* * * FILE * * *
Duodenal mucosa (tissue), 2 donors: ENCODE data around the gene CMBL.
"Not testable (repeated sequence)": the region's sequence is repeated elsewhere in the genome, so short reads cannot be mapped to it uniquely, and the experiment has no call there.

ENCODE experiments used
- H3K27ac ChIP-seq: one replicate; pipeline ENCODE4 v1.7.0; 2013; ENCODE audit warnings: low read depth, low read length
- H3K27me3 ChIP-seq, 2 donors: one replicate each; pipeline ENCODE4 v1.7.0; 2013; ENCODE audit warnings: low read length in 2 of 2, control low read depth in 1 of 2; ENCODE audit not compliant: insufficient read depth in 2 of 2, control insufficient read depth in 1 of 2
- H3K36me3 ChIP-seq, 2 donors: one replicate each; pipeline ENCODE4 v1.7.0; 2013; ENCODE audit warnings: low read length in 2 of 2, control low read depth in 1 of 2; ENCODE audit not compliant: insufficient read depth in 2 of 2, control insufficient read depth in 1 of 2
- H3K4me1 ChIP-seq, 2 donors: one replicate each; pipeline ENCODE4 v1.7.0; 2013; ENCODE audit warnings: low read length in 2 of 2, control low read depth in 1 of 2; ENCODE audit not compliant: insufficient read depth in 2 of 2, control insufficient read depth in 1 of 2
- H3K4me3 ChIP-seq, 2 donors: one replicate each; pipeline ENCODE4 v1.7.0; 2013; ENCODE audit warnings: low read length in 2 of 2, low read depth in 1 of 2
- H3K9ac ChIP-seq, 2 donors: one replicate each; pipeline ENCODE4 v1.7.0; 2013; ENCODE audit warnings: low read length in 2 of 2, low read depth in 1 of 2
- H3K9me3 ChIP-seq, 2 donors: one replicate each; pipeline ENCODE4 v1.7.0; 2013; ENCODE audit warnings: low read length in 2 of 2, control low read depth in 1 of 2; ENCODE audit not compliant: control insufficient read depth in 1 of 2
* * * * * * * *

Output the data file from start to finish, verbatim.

Duodenal mucosa (tissue), 2 donors: ENCODE data around the gene CMBL.
"Not testable (repeated sequence)": the region's sequence is repeated elsewhere in the genome, so short reads cannot be mapped to it uniquely, and the experiment has no call there.

ENCODE experiments used
- H3K27ac ChIP-seq: one replicate; pipeline ENCODE4 v1.7.0; 2013; ENCODE audit warnings: low read depth, low read length
- H3K27me3 ChIP-seq, 2 donors: one replicate each; pipeline ENCODE4 v1.7.0; 2013; ENCODE audit warnings: low read length in 2 of 2, control low read depth in 1 of 2; ENCODE audit not compliant: insufficient read depth in 2 of 2, control insufficient read depth in 1 of 2
- H3K36me3 ChIP-seq, 2 donors: one replicate each; pipeline ENCODE4 v1.7.0; 2013; ENCODE audit warnings: low read length in 2 of 2, control low read depth in 1 of 2; ENCODE audit not compliant: insufficient read depth in 2 of 2, control insufficient read depth in 1 of 2
- H3K4me1 ChIP-seq, 2 donors: one replicate each; pipeline ENCODE4 v1.7.0; 2013; ENCODE audit warnings: low read length in 2 of 2, control low read depth in 1 of 2; ENCODE audit not compliant: insufficient read depth in 2 of 2, control insufficient read depth in 1 of 2
- H3K4me3 ChIP-seq, 2 donors: one replicate each; pipeline ENCODE4 v1.7.0; 2013; ENCODE audit warnings: low read length in 2 of 2, low read depth in 1 of 2
- H3K9ac ChIP-seq, 2 donors: one replicate each; pipeline ENCODE4 v1.7.0; 2013; ENCODE audit warnings: low read length in 2 of 2, low read depth in 1 of 2
- H3K9me3 ChIP-seq, 2 donors: one replicate each; pipeline ENCODE4 v1.7.0; 2013; ENCODE audit warnings: low read length in 2 of 2, control low read depth in 1 of 2; ENCODE audit not compliant: control insufficient read depth in 1 of 2